The four major Republican candidates with their eye on Kay Bailey Hutchison’s Senate seat will meet Friday evening in Dallas for a televised debate.

The evening could be a testy one, after former ESPN football analyst Craig James accused Ted Cruz of trying to rig the debate. James sent out a release that contained a screenshot of his iPhone showing a message from Cruz, which read, “Craig–hope you’re well. See you Friday. For what it’s worth, since you’re asking me a Q, it might be worth asking me something about Dew skipping 31 debates (or something else related to his record). Just an idea… Ted.”

Craig slammed Cruz’s move in a statement, calling it “an attempt to rig the system:”

Today I was put in an awkward position by Ted Cruz, a man I’ve come to know and respect. Ted sent me a text suggesting I ask him a set-up question for Friday’s United States Senate debate. … This has challenged me to see if I’ll be a man of my word. I’ve campaigned that I’m going to stand for right and this is simply not right. I leave it now to the press and the public to decide whether this kind of politics is acceptable in 2012 Texas. I hope not.
Ted Cruz’s campaign has not denied he sent the text, and a spokesman called the incident a “nonstory,” according to the Texas Tribune‘s Aman Batheja.

“Newsflash! Ted has consistently and publicly denounced David Dewhurst’s record of ducking 30 plus debates across Texas and the suggestion by Ted that another candidate join in shining light on Dewhurst’s record of hiding from Texas voters should come as no surprise to anyone,” Cruz spokesman James Bernsen said.

As the primary date draws closer, it appears Dewhurst might have more competition than he expected. While the lite guv raised $1.66 million in the first quarter, Cruz brought in an impressive $1.31 million, the Houston Chronicle‘s Joe Holley reported. Recent polls give Dewhurst 38 percent of the vote, but support for Cruz, who is now polling at 27 percent, has been steadily gaining. (Both James and former Dallas Mayor Tom Leppert trail behind in the single digits.)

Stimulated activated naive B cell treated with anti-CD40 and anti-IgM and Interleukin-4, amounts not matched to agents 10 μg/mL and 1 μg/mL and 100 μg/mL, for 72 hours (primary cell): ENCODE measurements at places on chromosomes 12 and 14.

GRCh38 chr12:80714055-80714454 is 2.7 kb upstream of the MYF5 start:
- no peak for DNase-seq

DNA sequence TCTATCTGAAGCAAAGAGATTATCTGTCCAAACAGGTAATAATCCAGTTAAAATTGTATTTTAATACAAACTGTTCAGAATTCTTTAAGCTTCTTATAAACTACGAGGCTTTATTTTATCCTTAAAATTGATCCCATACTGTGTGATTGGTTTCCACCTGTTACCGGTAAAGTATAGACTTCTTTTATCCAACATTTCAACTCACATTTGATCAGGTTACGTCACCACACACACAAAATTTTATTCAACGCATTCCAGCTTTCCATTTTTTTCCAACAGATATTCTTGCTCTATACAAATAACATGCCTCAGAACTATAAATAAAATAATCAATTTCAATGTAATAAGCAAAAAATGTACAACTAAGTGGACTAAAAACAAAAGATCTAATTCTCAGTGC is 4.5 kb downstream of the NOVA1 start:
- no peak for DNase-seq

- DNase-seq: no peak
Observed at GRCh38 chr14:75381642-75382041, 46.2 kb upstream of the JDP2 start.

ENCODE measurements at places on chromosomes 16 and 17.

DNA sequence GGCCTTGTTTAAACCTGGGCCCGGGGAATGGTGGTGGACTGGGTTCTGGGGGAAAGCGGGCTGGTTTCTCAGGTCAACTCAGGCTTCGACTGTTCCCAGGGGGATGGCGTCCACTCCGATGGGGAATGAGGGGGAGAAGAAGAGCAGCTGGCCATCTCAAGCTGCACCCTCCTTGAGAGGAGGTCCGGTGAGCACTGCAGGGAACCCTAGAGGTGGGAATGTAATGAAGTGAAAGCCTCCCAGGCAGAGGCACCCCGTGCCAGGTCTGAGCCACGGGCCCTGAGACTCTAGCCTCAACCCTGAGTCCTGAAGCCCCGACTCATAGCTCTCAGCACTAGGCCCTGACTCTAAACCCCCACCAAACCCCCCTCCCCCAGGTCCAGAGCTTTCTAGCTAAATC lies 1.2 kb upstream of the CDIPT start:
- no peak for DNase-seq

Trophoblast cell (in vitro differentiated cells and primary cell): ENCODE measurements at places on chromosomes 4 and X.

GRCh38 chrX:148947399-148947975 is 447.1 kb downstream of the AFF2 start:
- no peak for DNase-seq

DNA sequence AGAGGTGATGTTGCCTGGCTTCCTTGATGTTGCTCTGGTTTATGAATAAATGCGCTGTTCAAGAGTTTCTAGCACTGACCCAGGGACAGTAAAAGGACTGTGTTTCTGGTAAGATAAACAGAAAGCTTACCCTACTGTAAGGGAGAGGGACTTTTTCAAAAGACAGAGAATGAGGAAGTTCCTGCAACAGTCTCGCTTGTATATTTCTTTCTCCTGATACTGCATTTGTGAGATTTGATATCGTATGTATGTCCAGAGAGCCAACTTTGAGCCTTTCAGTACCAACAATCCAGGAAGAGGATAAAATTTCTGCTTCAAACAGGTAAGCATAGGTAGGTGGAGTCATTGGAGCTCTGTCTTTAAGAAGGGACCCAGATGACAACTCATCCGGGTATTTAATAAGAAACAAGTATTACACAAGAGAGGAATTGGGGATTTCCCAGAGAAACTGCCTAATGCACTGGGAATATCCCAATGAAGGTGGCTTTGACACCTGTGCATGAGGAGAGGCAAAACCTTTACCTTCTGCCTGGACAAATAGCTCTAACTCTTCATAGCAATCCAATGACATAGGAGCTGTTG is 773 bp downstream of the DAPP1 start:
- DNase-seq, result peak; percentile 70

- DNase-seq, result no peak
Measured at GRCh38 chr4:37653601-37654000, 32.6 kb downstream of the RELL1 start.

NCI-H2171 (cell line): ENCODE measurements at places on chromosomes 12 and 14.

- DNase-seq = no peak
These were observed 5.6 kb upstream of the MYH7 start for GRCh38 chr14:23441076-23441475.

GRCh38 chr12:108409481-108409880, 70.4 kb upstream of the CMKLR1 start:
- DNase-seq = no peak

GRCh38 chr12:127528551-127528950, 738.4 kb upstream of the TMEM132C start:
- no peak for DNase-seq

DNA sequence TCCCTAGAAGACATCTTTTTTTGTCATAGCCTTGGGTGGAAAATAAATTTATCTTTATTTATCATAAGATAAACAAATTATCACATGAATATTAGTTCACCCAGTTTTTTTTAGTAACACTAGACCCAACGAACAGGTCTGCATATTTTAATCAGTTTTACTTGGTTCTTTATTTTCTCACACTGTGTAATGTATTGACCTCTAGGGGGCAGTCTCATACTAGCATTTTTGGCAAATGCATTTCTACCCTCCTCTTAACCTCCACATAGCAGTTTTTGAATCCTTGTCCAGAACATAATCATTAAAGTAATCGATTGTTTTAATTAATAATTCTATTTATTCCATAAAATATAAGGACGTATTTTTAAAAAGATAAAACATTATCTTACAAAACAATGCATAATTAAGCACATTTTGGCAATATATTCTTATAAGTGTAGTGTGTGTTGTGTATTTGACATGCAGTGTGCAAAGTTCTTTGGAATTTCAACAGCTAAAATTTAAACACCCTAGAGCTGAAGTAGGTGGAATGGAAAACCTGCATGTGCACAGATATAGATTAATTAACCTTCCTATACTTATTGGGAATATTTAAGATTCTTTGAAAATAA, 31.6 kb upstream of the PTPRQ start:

Austin American-Statesman‘s Kate Alexander noted that the race has yet to pique the interest of voters: “A Friday night debate will probably not break any viewership records. But it will garner statewide media coverage that will provide a ‘lightning strike to alert voters that there is a Senate primary,’ said Mark Jones, a Rice University political science professor,” Alexander wrote. 

This will be the first debate since January for Dewhurst, the presumed frontrunner. The other candidates have slammed him for his absence at previous debates. “For Dewhurst, the aim will be to show that his front-runner status stems from something other than inertia and money,” Alexander wrote.

Here are Alexander’s predictions on how the other candidates will conduct themselves at tonight’s debate:

Cruz, still working to build his name among voters, will probably come out swinging at Dewhurst to make a strong first impression.

Leppert is focused on distinguishing himself as the serious businessman in the race.

And James has proved to be an engaging presence among the four but has not demonstrated a command of the issues.